A motion to dismiss for failure to state a claim upon which relief can be granted should not be granted when the material allegations of the complaint, taken in their most favorable light, are legally sufficient to support a claim. See Conley v. Gibson, 355 U.S. 41, 45-46, 78 S.Ct. 99, 101-102, 2 L.Ed.2d 80
(1957). Therefore, the issue to be resolved by this motion to dismiss is whether plaintiffs have a right to any relief under any theory, even though they have not fulfilled the notice requirements of Section 546(c).

Section 546(c) of the Code specifies the reclamation rights of sellers and states in pertinent part:

“The rights and powers of the trustee under sections 544(a), 545, 547 and 549 of this title are subject to any statutory right or common-law right of a seller, in the ordinary course of such seller’s business, of goods to the debtor to reclaim such goods if the debtor has received such goods while insolvent, but —
(1) such a seller may not reclaim any such goods unless such seller demands in writing reclamation of goods before ten days after receipt of such goods by the debtor . . .”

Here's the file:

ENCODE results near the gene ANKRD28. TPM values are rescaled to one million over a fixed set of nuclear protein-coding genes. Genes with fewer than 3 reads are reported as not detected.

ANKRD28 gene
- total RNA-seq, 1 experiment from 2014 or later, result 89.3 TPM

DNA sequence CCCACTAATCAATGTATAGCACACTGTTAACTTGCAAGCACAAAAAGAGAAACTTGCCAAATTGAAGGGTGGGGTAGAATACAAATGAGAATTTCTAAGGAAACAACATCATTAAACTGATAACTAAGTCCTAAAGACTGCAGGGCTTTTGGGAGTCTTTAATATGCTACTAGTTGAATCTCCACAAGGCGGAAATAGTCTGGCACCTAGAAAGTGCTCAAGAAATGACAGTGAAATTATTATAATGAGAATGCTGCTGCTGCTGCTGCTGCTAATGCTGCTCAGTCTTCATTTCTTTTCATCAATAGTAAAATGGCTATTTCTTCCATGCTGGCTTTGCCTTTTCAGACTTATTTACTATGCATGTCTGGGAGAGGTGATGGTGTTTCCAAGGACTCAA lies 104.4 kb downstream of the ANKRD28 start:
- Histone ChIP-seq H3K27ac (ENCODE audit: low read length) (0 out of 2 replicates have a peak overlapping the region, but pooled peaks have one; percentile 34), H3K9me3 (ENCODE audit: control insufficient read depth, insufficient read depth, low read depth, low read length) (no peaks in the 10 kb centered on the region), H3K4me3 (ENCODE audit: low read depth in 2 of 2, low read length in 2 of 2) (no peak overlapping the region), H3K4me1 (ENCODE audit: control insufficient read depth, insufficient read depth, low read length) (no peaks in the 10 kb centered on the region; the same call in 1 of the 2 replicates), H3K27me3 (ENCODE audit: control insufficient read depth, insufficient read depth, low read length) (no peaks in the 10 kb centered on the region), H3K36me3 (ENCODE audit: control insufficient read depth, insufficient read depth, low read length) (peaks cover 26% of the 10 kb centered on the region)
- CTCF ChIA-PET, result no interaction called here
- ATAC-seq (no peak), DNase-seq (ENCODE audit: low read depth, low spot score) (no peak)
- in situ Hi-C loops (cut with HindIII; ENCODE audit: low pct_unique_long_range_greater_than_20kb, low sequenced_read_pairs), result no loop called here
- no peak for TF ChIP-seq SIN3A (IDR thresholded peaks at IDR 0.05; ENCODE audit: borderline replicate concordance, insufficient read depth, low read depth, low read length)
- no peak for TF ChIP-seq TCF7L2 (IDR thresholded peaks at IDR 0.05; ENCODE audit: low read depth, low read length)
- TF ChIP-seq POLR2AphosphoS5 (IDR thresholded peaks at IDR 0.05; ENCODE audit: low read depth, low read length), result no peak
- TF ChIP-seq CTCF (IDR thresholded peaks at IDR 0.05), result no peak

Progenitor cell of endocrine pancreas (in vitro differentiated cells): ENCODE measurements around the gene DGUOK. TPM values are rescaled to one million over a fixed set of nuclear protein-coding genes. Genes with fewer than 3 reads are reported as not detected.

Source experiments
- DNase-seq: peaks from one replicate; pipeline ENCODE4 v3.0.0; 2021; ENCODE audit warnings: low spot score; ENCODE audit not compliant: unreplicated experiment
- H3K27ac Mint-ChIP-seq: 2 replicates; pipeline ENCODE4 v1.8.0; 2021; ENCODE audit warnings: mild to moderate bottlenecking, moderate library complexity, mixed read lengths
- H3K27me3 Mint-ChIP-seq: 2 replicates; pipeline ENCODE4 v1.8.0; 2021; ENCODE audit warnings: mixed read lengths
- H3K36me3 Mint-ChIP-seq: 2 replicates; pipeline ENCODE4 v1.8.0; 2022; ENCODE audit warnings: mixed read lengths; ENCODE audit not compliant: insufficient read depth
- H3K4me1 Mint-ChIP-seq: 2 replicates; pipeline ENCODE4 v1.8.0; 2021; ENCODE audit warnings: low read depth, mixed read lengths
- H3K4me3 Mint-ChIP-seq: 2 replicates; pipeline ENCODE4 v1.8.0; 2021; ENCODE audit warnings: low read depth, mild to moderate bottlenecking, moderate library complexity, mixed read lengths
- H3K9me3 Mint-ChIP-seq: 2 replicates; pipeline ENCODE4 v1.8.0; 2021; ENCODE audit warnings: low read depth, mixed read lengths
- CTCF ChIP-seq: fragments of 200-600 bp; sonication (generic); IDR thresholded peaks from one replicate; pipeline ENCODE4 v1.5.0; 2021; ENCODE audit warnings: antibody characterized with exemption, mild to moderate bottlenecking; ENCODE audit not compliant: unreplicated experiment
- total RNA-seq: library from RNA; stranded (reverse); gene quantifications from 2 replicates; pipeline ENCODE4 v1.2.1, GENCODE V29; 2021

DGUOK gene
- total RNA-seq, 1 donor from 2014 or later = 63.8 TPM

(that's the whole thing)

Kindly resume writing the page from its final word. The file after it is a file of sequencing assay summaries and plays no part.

Based on the literal provisions of Section 546(c)(1), HRT argues that before reclamation or its equivalent can be granted, the specific notice requirements prescribed in subsection (1) of Section 546(c) must be met. HRT continues, reasoning that since the plaintiffs admit in their complaints that they did not comply with such notice requirements, the complaints for reclamation should be dismissed. Furthermore, the debtor reiterates the argument that Section 546(c) of the Code provides the exclusive remedy for reclaiming creditors and that, therefore, any cause of action based on common law fraud, i.e., misrepresentation of solvency or intent to pay for purchases, will not suffice where the plaintiff has not complied with the notice requirements.

On the other hand, plaintiffs argue that a better interpretation of Section 546(c) is that it provides the seller with a “safe harbor” against the trustee or debtor, but that it is not an exclusive remedy, and the vendor may rely on any other provisions or theories which would enable it to obtain the necessary relief.[1] Plaintiffs argue